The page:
“…the planet didn’t change. Seventeen years, during which I made my flights—it’s just a very short period of time. Our planet, as you know, is four billion years old. Nothing has changed.“
But this was not partnered will feelings of insignificance, quite the opposite, feelings of significance were reinforced. Gennady was more reverent towards his home planet, more geared towards solidarity than individualism when he returned, to promote and act upon common goals, to benefit all humankind.
“Climate change, ecological problems, I don’t consider them to be the main problems for the Earth. The bigger problem is people conflicting with each other. Look at what has happened in the World.
But if you take astronauts and cosmonauts, we work together in a very restricted space together, Americans and Russians and Canadians and Japanese. We speak a common language. We understand each other. Why can’t the same approach be applied to Earth?”
Ironically, the technical issues forced upon the event contributed to a much more personal lecture. Gennady humming into the microphone as he navigated through his archive of images and videos on his laptop made the event feel like you were watching a slide show of a friends holiday photographs. After all, he has travelled the World in the truest sense of the term.
When Cosmonauts and Astronauts alike, prepare to go into space for the first time, they know that they can expect a room, and an office, with quite a view. But when they return, very few of them expected that they would have spent most of their time looking down at the Earth while the window on the opposite side has a view of the vastness of space. But they do. Termed as “the overview effect” by Frank White who explored the theme in his book The Overview Effect — Space Exploration and Human Evolution, he described this effect as “a profound reaction to viewing the earth from outside its atmosphere.” This overview effect has been described by many astronauts as one of the most meaningful moments of their lives.
Gennady does a beautiful job of opening the door to the Russian ‘Roscosmos’ space program. For the non‑Russian audience member, the peculiar vividness of the history of the Soviet space programme is described as a place for licensed dreaming. From the domain in the heart of Russia’s military-industrial complex Gennady lets us in to the Cosmonauts lives and place of work, and shows us the photographs of Yuri Gagarin, the first person in space, and Sergei Korolev, the architect of the Soviet space program adorning the walls of the International Space Station. But don’t be mistaken, Gennady doesn’t have a hero, and cringes at the fact he himself is considered one:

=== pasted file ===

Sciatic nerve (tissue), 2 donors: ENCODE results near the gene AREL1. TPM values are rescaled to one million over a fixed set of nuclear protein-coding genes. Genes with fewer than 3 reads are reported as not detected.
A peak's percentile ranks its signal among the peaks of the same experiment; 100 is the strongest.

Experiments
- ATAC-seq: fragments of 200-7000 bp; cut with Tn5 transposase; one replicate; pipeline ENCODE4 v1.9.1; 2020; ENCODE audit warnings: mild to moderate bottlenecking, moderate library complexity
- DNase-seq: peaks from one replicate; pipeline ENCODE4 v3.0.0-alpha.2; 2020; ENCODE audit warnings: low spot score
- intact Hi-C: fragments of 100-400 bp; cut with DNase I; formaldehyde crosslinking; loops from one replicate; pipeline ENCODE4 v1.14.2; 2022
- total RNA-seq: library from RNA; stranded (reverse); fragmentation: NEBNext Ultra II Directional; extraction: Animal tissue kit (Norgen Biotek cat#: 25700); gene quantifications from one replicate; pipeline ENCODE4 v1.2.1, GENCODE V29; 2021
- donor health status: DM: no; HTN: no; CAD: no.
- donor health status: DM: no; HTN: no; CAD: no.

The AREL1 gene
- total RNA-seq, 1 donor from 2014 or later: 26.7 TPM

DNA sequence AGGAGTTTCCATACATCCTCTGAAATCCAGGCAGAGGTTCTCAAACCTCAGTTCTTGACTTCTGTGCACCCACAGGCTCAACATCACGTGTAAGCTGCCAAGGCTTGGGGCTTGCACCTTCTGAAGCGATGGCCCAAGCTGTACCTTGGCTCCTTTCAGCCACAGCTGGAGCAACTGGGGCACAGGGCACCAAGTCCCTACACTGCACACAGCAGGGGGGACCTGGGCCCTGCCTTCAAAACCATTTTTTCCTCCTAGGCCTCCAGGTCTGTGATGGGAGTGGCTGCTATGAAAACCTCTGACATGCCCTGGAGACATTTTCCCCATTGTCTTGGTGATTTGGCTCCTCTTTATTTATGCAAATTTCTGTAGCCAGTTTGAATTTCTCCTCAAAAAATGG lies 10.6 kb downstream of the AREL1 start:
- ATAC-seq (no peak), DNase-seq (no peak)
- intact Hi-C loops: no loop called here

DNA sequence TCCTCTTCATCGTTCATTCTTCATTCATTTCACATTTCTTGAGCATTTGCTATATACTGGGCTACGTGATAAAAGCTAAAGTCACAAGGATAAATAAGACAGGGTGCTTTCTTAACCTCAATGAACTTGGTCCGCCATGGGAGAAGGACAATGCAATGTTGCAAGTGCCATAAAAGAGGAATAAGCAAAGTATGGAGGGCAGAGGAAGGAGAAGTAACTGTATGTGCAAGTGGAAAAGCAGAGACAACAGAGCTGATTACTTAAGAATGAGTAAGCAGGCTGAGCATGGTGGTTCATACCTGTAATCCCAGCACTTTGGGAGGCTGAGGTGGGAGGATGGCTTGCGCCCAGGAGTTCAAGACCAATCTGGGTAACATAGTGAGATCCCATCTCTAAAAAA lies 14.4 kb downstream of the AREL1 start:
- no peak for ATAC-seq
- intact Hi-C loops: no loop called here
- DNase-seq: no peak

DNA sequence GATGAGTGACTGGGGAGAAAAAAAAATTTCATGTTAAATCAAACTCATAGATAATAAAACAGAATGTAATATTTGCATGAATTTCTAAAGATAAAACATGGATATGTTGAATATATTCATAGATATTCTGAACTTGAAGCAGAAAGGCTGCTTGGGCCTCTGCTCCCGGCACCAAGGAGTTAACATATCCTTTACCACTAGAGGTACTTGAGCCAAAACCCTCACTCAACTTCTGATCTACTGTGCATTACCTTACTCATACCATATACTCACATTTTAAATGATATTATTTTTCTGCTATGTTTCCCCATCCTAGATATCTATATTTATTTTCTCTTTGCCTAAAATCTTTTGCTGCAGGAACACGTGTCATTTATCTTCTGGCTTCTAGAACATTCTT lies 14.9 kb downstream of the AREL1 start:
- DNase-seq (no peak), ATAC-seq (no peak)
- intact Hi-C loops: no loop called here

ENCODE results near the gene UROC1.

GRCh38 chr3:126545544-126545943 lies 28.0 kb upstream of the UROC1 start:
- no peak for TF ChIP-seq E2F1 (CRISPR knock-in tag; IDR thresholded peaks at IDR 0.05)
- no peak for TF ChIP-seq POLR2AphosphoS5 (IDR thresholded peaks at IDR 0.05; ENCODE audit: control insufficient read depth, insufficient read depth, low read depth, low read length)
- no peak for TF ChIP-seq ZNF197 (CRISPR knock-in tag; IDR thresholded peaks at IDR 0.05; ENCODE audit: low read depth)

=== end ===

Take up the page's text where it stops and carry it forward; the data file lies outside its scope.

“…If somebody becomes your hero, a pattern for you to follow, you start to imitate what he/she does. And you lose your individuality. Everybody has their own talent. Everybody was born with some certain and very different capabilities. Somebody will become a great scientist, a Nobel prize winner, somebody will become a great mother. Somebody said that we don’t live on the minefield to follow somebody’s steps.
I was impressed at the very early stage of my space career, like the flights to space, to the moon, landing on the moon. But we are all talented. We are all heroes. Don’t suppress your own talent.”
Gennady brings his lecture to an end speaking of inspiration and appreciation. That he hopes his career may inspire others, and that he appreciates the fact that we are all gathered here for one simple reason, we share a love for space and space exploration.
Gennady Padalka is the very definition of inspiration. When we think about inspiration, what inspires us most are ordinary people who have done extraordinary things. He has flown to the MIR space station, commanded the International Space Station four times, completed 10 EVA spacewalks, celebrated 4 birthdays in space and has culminated 878 days 11 hours 31 minutes in low Earth orbit. We appreciate when someone has the ability and willingness to be selfless, creative, innovative, or just dares to be different. The beautiful thing about inspiration of this kind is that “ordinary people” part. Definitions shared by the title of hero. But don’t ever let him catch you calling him that.
Leaving the lecture I cannot help but reflect of Gennady’s humility (a further trait adding to his ‘hero’ qualification). You might think that the only time in your life when you can inspire is when you have achieved your dream. That is simply not so. Gennady reminds us that no-matter how far along you are on the path to greatness, you are only further along than someone else. This person, or people, could certainly use your help and advice. To them, you can be a great inspiration, as Gennady was to Newland School for Girls that he had lectured at the previous day. So when it comes time to give back, there is never a better time than now.